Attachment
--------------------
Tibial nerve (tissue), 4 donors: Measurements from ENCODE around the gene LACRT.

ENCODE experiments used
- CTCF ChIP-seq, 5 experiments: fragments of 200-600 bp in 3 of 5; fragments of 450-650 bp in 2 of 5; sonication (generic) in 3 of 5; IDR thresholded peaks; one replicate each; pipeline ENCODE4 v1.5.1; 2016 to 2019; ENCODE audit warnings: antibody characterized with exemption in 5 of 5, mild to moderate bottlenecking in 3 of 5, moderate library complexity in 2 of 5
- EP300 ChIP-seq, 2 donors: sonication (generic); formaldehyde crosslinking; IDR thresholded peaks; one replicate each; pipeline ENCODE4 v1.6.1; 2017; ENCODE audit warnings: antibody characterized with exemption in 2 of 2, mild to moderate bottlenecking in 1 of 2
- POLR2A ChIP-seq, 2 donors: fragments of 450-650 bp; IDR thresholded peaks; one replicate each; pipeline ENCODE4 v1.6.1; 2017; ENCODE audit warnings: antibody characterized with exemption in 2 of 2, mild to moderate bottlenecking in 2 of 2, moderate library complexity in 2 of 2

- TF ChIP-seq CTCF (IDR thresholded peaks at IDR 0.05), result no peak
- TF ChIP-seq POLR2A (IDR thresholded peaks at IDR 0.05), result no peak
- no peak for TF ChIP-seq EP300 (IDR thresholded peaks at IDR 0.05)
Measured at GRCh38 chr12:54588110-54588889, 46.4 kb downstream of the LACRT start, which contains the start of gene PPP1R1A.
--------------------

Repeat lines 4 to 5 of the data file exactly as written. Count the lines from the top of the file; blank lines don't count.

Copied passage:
- EP300 ChIP-seq, 2 donors: sonication (generic); formaldehyde crosslinking; IDR thresholded peaks; one replicate each; pipeline ENCODE4 v1.6.1; 2017; ENCODE audit warnings: antibody characterized with exemption in 2 of 2, mild to moderate bottlenecking in 1 of 2
- POLR2A ChIP-seq, 2 donors: fragments of 450-650 bp; IDR thresholded peaks; one replicate each; pipeline ENCODE4 v1.6.1; 2017; ENCODE audit warnings: antibody characterized with exemption in 2 of 2, mild to moderate bottlenecking in 2 of 2, moderate library complexity in 2 of 2